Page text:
eARC Review – Legendborn

Title: Legendborn (Legendborn #1)

Author: Tracy Deon

Publisher: Margaret K. McElderry Books

Publication date: September 15th, 2020

512 pages

5/5 stars

Goodreads Synopsis

After her mother dies in an accident, sixteen-year-old Bree Matthews wants nothing to do with her family memories or childhood home. A residential program for bright high schoolers at UNC–Chapel Hill seems like the perfect escape—until Bree witnesses a magical attack her very first night on campus.

A flying demon feeding on human energies.

A secret society of so called “Legendborn” students that hunt the creatures down.

And a mysterious teenage mage who calls himself a “Merlin” and who attempts—and fails—to wipe Bree’s memory of everything she saw.

The mage’s failure unlocks Bree’s own unique magic and a buried memory with a hidden connection: the night her mother died, another Merlin was at the hospital. Now that Bree knows there’s more to her mother’s death than what’s on the police report, she’ll do whatever it takes to find out the truth, even if that means infiltrating the Legendborn as one of their initiates.

She recruits Nick, a self-exiled Legendborn with his own grudge against the group, and their reluctant partnership pulls them deeper into the society’s secrets—and closer to each other. But when the Legendborn reveal themselves as the descendants of King Arthur’s knights and explain that a magical war is coming, Bree has to decide how far she’ll go for the truth and whether she should use her magic to take the society down—or join the fight.

Review

Meet Bree, a 16 year old girl from rural North Carolina. Her mother just tragically died in a car accident, and she is headed to UNC for an Early College program. Her first night there, she heads to a party off campus and encounters something strange… magic. She’s busted for being off campus and has a mentor assigned to her. Nick, a 2nd year EC student, is with her when she experiences magic, and a magical being for the second time. Not only is he not surprised at this, he fights it off and leaves Bree very confused. Enter the legend of King Arthur and the Knights of the Round Table. In a whirlwind, Bree is brought into a secret society and starts to learn magic, as she comes to believe her mother’s death was NOT an accident. But the fact that she knows anything about magic is dangerous, because she is different and has separate abilities. Her Southern Black Girl Magic threatens the White Boy’s Club that is the Order, and Bree must fight for her life.

WOW oh WOW. I loved this book so much! Hands down, Legendborn will be in my top five for the year. Everything about this book pulled me in and kept me captivated until the very end. I am absolutely obsessed. The writing is superb, the characters are interesting, insightful, and dynamic, and the plot is action packed and filled with plot twists and shocking moments. I adored the romance and would have even loved more of it. Bree’s struggle with racism from the Order, the school, and police along the way was so well written, and Bree was really given a strong voice to push back against the rhetoric.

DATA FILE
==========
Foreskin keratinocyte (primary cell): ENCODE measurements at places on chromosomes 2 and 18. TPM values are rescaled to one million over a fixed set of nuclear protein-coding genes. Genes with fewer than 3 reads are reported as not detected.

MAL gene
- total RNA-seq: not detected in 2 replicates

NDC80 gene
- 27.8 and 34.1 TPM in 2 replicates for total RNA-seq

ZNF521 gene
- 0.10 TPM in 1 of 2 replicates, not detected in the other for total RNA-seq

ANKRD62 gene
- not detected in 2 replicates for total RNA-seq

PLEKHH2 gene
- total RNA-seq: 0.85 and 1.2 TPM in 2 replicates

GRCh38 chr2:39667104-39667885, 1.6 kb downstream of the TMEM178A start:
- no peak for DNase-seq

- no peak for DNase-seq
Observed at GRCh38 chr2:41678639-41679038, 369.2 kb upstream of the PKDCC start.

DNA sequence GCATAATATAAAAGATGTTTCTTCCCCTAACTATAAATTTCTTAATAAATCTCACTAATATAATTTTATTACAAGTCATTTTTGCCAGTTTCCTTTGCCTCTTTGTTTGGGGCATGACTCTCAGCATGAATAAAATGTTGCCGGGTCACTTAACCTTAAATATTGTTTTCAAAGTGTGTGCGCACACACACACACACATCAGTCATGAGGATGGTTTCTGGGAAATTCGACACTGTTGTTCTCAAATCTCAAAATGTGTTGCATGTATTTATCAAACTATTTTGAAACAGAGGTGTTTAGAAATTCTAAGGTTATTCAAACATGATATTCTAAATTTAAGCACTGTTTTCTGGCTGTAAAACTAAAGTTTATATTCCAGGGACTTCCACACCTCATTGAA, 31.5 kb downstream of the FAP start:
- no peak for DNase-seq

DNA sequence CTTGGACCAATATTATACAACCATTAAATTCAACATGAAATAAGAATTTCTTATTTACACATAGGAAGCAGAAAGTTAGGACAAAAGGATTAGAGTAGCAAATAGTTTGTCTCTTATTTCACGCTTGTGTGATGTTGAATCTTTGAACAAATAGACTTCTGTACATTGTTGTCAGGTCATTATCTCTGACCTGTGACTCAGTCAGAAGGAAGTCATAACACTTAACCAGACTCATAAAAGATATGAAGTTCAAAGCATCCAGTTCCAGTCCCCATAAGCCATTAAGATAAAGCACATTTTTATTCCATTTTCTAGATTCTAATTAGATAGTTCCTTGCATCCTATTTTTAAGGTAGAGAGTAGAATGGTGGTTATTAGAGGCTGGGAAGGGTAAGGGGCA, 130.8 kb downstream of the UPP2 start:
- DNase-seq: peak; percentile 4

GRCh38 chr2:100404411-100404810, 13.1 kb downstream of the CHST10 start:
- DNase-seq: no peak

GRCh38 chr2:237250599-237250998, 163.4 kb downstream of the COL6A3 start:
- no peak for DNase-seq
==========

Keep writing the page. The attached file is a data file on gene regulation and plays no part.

The magic system is very complex and there is a lot of information about the Order given, which can be hard to grasp. It isn’t info-dumped, it’s sprinkled in along the way and it was like creating a word map throughout the story for all the different elements. More information was introduced through to the very end, so if you prefer books with a carefully laid out magic system and world-building in the beginning, this may not be the book for you.

With a splash of Cassandra Clare’s Shadowhunters and a sprinkle of ACOTAR, Tracy Deonn has created a rich world not too different from our own, but one where demons exist and the past needs to be told from all perspectives in order to be understood. Legendborn is a retelling involving a secret school society and black girl magic in a part of the world that is still working towards anti-racism.

Thank you to Margaret K. McElderry Books and Netgalley for an early copy of this book in exchange for an honest review.

Happy reading, folks!

eARC Review – These Vengeful Hearts

Title: These Vengeful Hearts

Author: Katherine Laurin

Publisher: Inkyard Press

Publication date: September 8th, 2020

336 pages

4.5/5 stars

Goodreads Synopsis

Anyone can ask the Red Court for a favor…but every request comes at a cost. And once the deed is done, you’re forever in their debt.